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Liberal conformists of the last century such as Walter Lippmann and John Dewey viewed the "American mind" as incompatible with, even inimical to, the Catholic mind. Reading Philip Jenkins' sometimes surprising litany of American enmity for the Catholic Church (and for "poor and ignorant" Catholics, too), it is hard to escape their conclusion.
Still, the long-troubled marriage between America and the Catholic Church must, it seems to this writer, be mended, for the sake of the nation's soul and the good maintenance of her freedoms. America needs a strong Catholic Church as a prophetic antidote to a pragmatist's hell in which no moral limits restrain the autonomies of the stock market, the laboratory, the state, and now (it seems) human nature itself.
Evangelical Protestants know well enough what separates them from Rome. There is the bogeyman of Justification, not to mention doubts about the extent of the pope's task in governing the Western Church, all the fuss over Mary, and a good deal more. In Jenkins' account, these theological problems—by no means trivial matters, however much subject to distortion in debate—do not rate much attention except insofar as they play lesser parts in the larger drama of American nativism, egalitarianism, and—lately—an absolute insistence upon unalloyed sexual license. For it is as participants in the American experiment that many readers will discover unexpected and unexamined anti-Catholicism—what Jenkins calls "the last acceptable prejudice"—in the nation's cultural foundations and in every stage of its history to the present.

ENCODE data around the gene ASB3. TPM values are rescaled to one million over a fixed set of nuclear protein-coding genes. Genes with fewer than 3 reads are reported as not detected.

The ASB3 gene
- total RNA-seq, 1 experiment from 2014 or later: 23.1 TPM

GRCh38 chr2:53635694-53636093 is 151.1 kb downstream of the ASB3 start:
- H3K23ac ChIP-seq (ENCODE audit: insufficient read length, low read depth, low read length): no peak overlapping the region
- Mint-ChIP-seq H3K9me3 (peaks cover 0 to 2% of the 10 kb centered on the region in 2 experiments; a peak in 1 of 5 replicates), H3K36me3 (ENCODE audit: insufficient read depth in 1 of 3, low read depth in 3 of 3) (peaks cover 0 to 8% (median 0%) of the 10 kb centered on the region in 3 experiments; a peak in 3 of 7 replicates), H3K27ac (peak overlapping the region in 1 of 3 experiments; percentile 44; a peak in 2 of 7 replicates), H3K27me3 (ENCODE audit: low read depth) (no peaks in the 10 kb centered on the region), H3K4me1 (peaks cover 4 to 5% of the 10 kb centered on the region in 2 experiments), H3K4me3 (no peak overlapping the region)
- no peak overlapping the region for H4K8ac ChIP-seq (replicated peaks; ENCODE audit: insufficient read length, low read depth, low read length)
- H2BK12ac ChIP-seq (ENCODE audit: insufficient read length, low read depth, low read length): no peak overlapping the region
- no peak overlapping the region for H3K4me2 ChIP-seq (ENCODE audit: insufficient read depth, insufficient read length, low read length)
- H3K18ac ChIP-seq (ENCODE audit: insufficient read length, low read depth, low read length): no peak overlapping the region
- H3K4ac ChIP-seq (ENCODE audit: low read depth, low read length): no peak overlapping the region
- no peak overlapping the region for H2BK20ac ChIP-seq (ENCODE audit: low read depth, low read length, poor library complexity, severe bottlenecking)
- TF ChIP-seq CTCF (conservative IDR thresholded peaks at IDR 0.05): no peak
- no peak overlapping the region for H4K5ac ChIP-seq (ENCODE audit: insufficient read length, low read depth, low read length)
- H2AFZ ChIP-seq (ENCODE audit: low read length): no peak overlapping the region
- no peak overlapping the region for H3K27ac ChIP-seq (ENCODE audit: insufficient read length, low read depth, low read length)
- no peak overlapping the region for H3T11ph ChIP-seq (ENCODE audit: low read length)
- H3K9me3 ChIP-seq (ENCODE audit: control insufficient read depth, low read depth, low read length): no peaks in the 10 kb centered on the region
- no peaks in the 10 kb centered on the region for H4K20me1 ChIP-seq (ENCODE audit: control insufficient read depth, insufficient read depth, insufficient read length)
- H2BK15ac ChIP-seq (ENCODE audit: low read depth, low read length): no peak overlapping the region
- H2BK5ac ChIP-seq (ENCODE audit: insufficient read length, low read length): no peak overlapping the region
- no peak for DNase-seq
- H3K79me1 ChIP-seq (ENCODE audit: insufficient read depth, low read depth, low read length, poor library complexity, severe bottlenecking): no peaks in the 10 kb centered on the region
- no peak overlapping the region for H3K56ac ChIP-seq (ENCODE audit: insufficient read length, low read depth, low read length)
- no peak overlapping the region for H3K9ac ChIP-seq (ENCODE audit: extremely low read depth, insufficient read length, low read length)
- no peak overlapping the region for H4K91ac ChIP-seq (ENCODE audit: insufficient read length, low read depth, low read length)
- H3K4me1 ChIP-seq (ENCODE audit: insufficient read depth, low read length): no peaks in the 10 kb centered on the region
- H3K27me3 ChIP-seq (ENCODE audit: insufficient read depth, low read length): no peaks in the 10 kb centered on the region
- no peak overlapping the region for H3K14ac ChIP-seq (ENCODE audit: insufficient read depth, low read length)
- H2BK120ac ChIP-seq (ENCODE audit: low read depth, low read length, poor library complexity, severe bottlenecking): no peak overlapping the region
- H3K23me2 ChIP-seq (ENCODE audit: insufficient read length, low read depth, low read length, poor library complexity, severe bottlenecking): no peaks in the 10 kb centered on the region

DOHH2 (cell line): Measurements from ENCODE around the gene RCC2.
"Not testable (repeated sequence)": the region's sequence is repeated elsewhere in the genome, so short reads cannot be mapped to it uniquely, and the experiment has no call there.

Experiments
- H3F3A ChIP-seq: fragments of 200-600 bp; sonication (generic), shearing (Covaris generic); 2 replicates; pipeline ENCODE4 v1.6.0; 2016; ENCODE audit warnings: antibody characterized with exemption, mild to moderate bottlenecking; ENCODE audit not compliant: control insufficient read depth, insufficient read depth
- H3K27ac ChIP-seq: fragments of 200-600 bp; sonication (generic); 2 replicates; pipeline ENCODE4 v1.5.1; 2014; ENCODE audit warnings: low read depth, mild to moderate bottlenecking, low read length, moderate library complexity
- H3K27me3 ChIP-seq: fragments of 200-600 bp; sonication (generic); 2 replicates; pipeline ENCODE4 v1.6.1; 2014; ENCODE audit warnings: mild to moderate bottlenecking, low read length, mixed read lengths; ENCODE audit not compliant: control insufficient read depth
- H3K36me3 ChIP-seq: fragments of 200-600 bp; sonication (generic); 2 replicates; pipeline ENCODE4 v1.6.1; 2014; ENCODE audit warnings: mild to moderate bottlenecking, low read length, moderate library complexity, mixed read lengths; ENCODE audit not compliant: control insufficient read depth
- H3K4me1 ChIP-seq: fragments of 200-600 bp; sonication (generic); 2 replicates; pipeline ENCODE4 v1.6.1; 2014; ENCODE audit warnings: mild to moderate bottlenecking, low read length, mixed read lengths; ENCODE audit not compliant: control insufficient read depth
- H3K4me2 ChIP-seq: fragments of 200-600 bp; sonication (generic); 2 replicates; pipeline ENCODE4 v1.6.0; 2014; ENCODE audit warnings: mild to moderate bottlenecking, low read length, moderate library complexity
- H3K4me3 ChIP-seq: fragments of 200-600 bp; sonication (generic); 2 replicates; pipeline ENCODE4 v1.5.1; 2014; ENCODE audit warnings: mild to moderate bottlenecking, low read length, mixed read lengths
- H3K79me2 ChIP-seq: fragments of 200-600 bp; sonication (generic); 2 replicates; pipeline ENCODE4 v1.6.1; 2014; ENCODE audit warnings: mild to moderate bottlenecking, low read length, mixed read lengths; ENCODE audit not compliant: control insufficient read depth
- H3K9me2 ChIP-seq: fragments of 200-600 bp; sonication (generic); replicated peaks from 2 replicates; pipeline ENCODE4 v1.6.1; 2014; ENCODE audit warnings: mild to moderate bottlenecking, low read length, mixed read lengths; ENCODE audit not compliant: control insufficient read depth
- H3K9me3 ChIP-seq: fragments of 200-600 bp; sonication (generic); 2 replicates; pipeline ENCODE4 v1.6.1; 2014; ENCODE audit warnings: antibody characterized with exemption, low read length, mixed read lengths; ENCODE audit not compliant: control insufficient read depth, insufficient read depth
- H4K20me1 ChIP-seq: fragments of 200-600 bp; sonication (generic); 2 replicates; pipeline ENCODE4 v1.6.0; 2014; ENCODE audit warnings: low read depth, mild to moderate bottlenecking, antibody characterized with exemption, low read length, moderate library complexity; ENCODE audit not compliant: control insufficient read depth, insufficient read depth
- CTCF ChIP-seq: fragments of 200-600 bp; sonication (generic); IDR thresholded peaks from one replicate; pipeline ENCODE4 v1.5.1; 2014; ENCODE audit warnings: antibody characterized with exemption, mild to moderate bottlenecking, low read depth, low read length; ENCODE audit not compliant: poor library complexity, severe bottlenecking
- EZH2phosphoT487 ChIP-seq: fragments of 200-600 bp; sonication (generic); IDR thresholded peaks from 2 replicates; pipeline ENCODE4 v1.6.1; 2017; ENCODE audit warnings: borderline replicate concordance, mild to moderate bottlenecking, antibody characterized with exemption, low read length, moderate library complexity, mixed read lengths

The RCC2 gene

The prejudice that greeted waves of Catholic immigrants in the 19th century is well documented, but Jenkins shows how anti-Catholicism continued to thrive in the period before Vatican II, well after the violent nativist passions of an earlier era had cooled. Even as American Catholicism enjoyed increasing respectability, cultural influence, and political clout, disaffected nuns and monks who had renounced their ...